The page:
Scrum or Kanban: 5 questions to answer before you choose
The agile manifesto consists of guiding principles that help software development teams incorporate feedback and make changes faster.
In today’s environment, modern software development teams can no longer afford to take months (or years!) to deliver solutions to customers. Which is why teams are striving to become agile in order to build better products and get them to market quickly.
Scrum and Kanban are two of the most commonly frameworks used by teams use today. They incorporate agile practices and offer very distinct sets of recommendations for teams.
But which one should you choose for your team? Let’s jump in and find out.
TOPICS COVERED IN THIS GUIDE:
- What is Scrum?
- What is Kanban?
- 5 Questions you need to answer before choosing between Scrum and Kanban
What is Scrum?
Scrum is an agile framework that involves breaking down large blocks of work into smaller, executable chunks. These chunks of work are taken up by cross functional development teams and delivered in time-boxed sprints that may vary in duration from a single week to being close to a month-long.
What is Kanban?
Kanban is a process improvement framework that has found its way into software development circles. It involves visualising existing workflows onto a board and identifying roadblocks in the workflow.
The most common Kanban implementations used by software teams are on physical Kanban boards (whiteboards with sticky notes) or digital project management tools that support Kanban boards.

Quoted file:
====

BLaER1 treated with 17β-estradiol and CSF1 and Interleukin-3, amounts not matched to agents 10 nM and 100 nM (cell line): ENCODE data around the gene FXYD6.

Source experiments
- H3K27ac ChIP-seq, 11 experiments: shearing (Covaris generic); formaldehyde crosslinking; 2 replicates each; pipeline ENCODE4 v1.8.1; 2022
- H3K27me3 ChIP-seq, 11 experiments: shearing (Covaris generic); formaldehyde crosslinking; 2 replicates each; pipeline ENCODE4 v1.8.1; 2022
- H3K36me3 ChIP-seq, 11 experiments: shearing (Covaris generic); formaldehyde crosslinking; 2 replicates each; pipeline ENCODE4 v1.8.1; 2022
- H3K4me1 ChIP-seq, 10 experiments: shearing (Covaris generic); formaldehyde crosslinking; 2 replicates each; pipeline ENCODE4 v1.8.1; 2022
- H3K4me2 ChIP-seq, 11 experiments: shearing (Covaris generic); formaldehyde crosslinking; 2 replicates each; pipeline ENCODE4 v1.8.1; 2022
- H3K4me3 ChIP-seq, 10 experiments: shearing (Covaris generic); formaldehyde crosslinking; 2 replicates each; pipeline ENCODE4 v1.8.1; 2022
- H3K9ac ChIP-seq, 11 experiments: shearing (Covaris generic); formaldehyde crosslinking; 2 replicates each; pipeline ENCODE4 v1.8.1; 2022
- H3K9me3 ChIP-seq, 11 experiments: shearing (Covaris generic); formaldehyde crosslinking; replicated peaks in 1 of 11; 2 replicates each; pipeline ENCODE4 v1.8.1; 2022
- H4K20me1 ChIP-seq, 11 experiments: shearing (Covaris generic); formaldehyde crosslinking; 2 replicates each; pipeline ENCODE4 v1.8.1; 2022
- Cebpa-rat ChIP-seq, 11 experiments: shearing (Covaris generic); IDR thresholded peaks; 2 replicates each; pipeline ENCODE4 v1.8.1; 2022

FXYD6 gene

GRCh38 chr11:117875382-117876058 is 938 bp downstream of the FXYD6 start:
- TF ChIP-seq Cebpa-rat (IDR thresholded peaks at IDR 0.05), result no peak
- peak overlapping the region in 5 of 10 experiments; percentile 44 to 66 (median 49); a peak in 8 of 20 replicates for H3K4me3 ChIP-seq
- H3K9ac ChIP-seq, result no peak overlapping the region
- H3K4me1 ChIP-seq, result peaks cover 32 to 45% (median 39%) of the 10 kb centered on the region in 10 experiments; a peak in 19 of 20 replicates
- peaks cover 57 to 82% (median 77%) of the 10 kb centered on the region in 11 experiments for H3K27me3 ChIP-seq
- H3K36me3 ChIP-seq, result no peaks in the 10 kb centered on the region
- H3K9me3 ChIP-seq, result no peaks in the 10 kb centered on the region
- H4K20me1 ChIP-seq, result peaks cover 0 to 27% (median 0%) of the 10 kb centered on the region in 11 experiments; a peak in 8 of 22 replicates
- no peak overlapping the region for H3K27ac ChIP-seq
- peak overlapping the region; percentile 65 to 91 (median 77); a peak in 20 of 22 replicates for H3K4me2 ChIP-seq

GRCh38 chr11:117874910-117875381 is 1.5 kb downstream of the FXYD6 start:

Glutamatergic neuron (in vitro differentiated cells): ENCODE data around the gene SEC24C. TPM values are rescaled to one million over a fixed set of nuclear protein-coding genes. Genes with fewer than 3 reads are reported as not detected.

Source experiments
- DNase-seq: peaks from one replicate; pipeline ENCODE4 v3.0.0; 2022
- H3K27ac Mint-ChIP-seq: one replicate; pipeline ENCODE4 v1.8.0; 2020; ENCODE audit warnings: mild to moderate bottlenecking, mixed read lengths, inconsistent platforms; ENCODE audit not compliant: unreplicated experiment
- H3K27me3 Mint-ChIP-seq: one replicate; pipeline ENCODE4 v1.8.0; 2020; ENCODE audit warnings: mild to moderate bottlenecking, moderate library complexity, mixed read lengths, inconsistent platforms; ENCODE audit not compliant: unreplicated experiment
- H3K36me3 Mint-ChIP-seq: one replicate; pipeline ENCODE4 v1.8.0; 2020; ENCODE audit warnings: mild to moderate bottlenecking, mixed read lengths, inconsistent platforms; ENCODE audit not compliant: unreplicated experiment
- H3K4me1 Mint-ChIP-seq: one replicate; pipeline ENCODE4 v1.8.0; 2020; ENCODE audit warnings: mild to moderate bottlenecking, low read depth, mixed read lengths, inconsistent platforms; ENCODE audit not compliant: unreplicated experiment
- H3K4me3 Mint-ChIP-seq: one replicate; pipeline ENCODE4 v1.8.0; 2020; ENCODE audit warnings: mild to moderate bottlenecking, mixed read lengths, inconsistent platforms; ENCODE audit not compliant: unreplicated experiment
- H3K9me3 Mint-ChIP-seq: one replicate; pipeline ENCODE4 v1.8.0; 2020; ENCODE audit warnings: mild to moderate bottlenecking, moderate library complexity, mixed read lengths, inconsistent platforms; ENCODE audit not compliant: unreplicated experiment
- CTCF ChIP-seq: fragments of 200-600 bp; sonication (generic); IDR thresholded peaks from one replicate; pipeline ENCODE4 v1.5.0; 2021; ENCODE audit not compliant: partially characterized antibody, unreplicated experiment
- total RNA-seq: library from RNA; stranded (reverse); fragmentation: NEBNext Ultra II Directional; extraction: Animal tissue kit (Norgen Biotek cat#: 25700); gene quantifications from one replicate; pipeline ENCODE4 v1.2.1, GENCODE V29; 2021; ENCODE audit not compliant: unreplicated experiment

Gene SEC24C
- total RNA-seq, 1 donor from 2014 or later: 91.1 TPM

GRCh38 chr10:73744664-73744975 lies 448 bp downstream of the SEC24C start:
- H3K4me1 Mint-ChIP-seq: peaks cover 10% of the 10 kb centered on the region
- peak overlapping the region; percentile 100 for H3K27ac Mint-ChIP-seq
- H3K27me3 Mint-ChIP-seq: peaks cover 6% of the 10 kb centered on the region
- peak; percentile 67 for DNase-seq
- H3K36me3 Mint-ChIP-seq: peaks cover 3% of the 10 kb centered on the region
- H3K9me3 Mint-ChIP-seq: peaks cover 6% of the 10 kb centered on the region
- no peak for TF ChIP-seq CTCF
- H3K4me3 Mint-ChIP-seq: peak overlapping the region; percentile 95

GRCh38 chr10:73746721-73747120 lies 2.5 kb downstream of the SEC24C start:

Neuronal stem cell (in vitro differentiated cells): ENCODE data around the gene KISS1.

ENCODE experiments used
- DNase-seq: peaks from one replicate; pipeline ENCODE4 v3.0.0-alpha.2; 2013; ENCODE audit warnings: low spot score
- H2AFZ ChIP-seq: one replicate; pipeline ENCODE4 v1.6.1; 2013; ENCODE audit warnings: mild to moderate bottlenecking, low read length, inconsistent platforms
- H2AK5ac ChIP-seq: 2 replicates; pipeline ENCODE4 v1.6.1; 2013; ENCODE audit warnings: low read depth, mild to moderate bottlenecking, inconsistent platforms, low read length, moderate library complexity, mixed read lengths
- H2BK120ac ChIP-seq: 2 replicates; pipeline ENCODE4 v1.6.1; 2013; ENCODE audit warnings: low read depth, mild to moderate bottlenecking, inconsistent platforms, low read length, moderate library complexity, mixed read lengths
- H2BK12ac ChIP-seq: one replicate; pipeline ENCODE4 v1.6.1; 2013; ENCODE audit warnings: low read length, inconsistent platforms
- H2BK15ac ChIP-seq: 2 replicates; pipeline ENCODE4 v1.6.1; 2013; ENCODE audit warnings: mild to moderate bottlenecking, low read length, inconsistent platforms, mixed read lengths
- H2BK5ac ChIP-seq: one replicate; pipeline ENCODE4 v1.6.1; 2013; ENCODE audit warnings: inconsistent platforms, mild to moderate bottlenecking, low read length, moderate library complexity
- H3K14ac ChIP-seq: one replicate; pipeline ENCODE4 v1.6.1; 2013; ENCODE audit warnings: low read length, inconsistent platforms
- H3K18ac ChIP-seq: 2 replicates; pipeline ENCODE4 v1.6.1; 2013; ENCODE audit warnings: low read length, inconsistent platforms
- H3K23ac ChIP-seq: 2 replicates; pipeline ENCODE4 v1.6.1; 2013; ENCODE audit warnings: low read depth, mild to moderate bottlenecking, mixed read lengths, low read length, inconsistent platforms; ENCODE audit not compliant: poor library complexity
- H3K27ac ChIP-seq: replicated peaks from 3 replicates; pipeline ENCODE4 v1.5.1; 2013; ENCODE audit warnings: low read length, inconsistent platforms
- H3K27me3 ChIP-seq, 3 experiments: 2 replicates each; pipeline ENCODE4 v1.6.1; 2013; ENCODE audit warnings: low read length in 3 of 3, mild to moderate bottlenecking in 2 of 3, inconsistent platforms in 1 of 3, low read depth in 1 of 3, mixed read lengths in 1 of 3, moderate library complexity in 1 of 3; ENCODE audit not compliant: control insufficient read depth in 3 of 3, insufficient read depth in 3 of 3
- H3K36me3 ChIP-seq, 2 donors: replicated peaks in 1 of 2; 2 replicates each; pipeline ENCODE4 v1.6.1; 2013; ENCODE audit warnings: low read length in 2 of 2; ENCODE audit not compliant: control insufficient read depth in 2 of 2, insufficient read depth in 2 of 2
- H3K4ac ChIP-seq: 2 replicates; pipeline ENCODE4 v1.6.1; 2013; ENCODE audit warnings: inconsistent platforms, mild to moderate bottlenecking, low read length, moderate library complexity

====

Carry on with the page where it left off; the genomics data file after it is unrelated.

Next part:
5 Questions you need to answer before choosing between Scrum and Kanban
1. What are you looking to improve?
Scrum and Kanban fundamentally focus on two different things.
Scrum teams are committed to planning and estimating better. Once work is broken down into sprints, the focus is on achieving and maintaining velocity in order to successfully complete these sprints.
The Kanban framework focuses on improving flow (or efficiency) of existing processes without fundamentally changing the current workflow. Kanban teams focus on identifying trends and incrementally improving the process.
Are you looking to fundamentally change your underlying process or are you just looking to improve visibility of what is happening and clear roadblocks?
Scrum could be the right option if you believe that you need to spend more time planning your products and moving your development efforts to a more iterative style of delivery.
Kanban may be a better fit if improving visibility of work progress is the most important outcome. Kanban focuses on making existing processes more visible and surfacing bottlenecks - leading to steady process improvement.
2. How are your teams structured?
Scrum works best in a cross functional team environment. As you are required to arrive at a shippable/demo-ready feature at the end of every sprint, specialised teams struggle to fully adopt scrum. For example - a typical scrum squad could consist of designers, developers, QA and a scrum master. This cross functional team is constructed to be able to take care of end to end product delivery.
In addition to this, scrum requires teams to have members that have scrum-specific roles. The most important of these are the product owner and the scrum master. Team members have to be specially trained in these roles and responsibilities.
Kanban is suitable for both cross-functional collaboration and specialised teams. It also does not require any specialised roles in the team.